Please come to the front and introduce yourself to the class in one minute with: Your name, your superpower and a tagline for the class to remember you.

These were the instructions given during my first seminar of a foundational communications class at university. The introvert in me shuddered as my mind raced to think of a million ways I could introduce myself to a room full of 30 strangers.

One by one, I watched my peers walk up to the front of class and pitch their most unique features as their “superpowers” like “I have a really angular jawline” and “I can save lives because I’m an insurance agent”.

As I mulled over my scant options for a worthwhile “superpower”, the Holy Spirit led me to recognise this exercise as an opportunity to talk about Christ in front of 30 souls.

With this revelation, I quickly started crafting a pitch that could incorporate a Christ-centred message instead of a me-centred message.


But God… would this be social suicide? It’s only the first day of class!

As the fear of man started to creep into my thoughts, God seemed to give me a direct rebuttal by reminding me of Paul’s words in Philippians 1: “But what does it matter? The important thing is that in every way, whether from false motives or true, Christ is preached” (Philippians 1:18).

Immediately, my fears were assuaged. I felt a sense of peace as I decided to trust in God.

Even if it would be social suicide, what did it matter?

So, I held fast onto His words as I walked up to the front of class and said: “My superpower is that I can pray because I’m a Christian, but everyone has this superpower too. So, my tagline is: Please pray for me!”

The class chuckled as I walked back to my seat in relief.

 

This small step of faith I took as a freshman became a building block in my growth towards making evangelism an everyday part of my university life.

After all, evangelism is intricately linked to dying to self (Luke 9:23).

So, instead of confining evangelism to periodic, large-scale mission trips, I consciously sought simple ways I could proclaim the Gospel as a student.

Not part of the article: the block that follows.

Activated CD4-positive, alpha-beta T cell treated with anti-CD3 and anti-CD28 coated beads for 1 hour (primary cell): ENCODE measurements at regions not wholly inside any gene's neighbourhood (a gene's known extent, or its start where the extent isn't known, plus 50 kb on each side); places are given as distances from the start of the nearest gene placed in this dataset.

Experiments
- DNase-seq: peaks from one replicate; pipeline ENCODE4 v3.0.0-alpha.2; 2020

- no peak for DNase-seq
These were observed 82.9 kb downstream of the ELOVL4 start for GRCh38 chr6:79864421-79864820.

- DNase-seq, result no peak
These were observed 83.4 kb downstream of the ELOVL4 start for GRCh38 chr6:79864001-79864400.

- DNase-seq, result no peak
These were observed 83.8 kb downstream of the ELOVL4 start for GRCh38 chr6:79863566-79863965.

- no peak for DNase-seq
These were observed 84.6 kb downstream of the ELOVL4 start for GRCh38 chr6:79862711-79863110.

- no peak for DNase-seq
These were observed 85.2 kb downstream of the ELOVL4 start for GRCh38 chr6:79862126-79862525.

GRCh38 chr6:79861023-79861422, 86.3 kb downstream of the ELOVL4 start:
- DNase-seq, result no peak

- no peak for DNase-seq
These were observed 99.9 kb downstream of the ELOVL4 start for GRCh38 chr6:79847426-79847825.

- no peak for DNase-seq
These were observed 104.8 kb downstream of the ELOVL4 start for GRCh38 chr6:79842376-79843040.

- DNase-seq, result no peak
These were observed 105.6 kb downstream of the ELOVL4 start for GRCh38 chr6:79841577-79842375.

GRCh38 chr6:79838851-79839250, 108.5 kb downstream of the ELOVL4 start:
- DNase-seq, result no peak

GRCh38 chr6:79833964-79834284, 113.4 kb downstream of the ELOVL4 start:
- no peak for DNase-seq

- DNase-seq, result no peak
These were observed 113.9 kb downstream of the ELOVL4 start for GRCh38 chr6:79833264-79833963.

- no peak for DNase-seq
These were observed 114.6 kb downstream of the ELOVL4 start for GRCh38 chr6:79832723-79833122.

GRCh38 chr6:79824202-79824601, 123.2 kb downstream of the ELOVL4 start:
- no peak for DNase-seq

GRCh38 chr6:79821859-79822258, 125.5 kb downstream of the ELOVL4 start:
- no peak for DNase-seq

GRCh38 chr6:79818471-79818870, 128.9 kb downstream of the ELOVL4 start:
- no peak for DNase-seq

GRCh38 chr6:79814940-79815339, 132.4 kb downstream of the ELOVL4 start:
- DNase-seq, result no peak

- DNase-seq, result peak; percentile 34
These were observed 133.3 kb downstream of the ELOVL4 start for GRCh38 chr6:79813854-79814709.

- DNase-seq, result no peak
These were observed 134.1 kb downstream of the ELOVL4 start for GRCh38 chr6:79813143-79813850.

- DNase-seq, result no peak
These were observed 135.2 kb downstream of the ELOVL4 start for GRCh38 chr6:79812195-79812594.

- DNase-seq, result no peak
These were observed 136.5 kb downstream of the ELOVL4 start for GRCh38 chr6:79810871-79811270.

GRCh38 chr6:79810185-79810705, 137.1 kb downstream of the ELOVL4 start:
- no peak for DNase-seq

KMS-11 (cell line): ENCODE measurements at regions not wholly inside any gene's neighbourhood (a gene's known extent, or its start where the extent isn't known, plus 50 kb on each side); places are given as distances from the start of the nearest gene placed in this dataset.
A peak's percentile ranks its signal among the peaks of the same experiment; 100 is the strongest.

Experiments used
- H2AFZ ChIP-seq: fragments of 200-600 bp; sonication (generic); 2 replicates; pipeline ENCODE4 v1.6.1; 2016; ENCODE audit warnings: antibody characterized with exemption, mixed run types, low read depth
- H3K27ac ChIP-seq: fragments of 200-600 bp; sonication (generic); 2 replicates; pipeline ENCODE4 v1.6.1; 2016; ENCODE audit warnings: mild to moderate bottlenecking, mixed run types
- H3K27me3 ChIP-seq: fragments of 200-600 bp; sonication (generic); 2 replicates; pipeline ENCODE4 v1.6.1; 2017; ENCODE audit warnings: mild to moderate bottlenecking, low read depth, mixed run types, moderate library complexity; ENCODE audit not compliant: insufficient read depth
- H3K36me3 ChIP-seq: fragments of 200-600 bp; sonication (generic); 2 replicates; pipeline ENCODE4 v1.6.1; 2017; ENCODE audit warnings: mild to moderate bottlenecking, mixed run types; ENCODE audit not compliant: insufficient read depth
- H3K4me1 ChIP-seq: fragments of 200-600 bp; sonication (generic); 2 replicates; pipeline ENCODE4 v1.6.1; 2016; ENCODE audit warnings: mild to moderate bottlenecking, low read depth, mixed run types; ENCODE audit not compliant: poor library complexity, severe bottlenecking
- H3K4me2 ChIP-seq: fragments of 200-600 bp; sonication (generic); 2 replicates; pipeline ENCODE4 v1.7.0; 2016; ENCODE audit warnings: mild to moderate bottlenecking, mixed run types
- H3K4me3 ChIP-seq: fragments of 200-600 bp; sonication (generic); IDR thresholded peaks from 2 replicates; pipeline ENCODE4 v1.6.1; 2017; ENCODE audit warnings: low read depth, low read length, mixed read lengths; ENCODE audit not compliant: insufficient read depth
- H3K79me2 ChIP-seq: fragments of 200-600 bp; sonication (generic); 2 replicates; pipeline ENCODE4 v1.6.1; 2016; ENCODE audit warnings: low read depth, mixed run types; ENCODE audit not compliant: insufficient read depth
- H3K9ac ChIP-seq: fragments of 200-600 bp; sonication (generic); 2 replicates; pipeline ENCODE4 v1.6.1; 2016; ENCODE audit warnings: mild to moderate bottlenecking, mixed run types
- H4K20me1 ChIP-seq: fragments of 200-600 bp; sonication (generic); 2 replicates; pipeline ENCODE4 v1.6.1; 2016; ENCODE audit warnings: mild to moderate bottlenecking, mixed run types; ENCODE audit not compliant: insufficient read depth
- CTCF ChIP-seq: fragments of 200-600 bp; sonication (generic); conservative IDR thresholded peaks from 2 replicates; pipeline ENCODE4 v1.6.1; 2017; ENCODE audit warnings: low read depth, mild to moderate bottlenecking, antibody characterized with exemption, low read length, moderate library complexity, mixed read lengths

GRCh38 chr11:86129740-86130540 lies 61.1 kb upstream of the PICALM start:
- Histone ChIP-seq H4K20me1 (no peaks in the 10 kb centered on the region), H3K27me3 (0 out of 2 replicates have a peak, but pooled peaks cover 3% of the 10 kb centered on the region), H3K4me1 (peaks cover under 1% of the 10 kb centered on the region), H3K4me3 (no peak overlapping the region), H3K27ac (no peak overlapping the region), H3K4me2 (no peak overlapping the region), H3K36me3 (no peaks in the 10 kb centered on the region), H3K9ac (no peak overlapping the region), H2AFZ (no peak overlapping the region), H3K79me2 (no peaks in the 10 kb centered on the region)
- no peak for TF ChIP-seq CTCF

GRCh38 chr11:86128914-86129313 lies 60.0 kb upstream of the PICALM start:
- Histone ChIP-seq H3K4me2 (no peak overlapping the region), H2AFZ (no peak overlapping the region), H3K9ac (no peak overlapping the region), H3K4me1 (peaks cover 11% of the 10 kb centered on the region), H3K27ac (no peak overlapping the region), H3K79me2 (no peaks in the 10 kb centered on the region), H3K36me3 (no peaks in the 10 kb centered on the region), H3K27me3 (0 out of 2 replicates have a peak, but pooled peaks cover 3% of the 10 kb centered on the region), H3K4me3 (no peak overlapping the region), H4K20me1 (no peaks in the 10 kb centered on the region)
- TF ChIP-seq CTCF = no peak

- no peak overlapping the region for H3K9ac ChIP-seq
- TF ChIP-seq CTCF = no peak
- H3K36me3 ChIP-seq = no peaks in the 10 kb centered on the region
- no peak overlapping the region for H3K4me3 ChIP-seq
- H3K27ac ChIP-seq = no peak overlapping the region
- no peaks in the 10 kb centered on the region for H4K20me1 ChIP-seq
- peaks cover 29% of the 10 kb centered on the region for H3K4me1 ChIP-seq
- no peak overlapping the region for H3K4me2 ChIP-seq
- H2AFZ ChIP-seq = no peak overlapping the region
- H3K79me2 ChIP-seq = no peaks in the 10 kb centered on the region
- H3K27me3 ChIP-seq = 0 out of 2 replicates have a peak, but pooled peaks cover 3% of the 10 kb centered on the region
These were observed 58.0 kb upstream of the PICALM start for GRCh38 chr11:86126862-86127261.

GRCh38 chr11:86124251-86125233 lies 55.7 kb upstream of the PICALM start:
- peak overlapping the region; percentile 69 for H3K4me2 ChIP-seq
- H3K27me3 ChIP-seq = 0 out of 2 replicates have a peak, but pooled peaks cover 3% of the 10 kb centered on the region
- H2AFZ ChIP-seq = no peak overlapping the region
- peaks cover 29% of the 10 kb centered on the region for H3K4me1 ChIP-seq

And each time I said “yes” to an opportunity, I built my faith muscle to engage in future bolder opportunities to proclaim the Gospel.

Each semester, God has been faithful in showing me innovative ways to share the Gospel as a student.

From analysing Jesus’s leadership style in a management essay to borrowing the parables of Jesus as an application of a literary device, God showed me how witnessing can truly be done “in every way” (Philippians 1:18).

At the same time, I got to look at God’s Word through fresh lenses, helping me cultivate a deeper appreciation for the reflection of God’s nature and handiwork across various academic disciplines.

Community is crucial

In my second year of university, I made the best decision to join Cru.

Being plugged into a community that focuses on discipleship and evangelism tore down many barriers to becoming a winsome witness in school.

For one, I could go witnessing with kingdom friends! As witnessing to complete strangers was (and will always be) unnerving, having a familiar face to engage in conversations with unbelievers made the feat much less daunting – oftentimes even enjoyable!

Moreover, campus witnessing became a unique way for me to hang out with friends from Cru. Beyond arranging for catch-ups over meals, we would initiate meetups around the added benefit of witnessing together on campus.

Looking back on my final semester in business school, campus witnessing has borne some of the most unexpected yet meaningful friendships in school.

While my peers may choose to invest their time and money in the stock market – to which some have reaped large financial rewards – the Bible reminds me that these are only temporal rewards that will eventually be destroyed by rust.

Choosing to spend my limited university days winning souls, on the other hand, stores up treasures in heaven that will last forever (Matthew 6:20).

To that end, taking the bold steps of faith to evangelise on campus will always be the best investment a Christian student can make.


Nevertheless, God’s Word also warns us of the persecution we may face for proclaiming the Gospel.

As I pitched my “superpower” in front of my communications class, I vividly remember a girl sitting in front of me rolling her eyes.

But it is through such moments that I gain a greater appreciation for God’s Word, which forewarns me to be mentally prepared for persecution, while encouraging me to be unashamed of Christ and join Him in “suffering for the sake of the Good News” (2 Timothy 1:8).

After all, the persecution I may face today will always pale in comparison to the incomparable cost Christ has paid for me on the cross.

Ultimately, evangelism is God’s work – and all I have to do is say yes.

Trying to figure out the whole campus evangelism thing just like Shanice? Thir.st and Cru are hosting a Zoom webinar where you can learn strategies from world-renowned apologist Sean McDowell and hear how young adults just like Shanice are sharing the Good News online. You can register for this free event here!

THINK + TALK
  1. Have you ever shared Christ in school?
  2. What holds you back?
  3. Based on what Shanice shared, what is one practical thing you can do to live out the Great Commission on campus?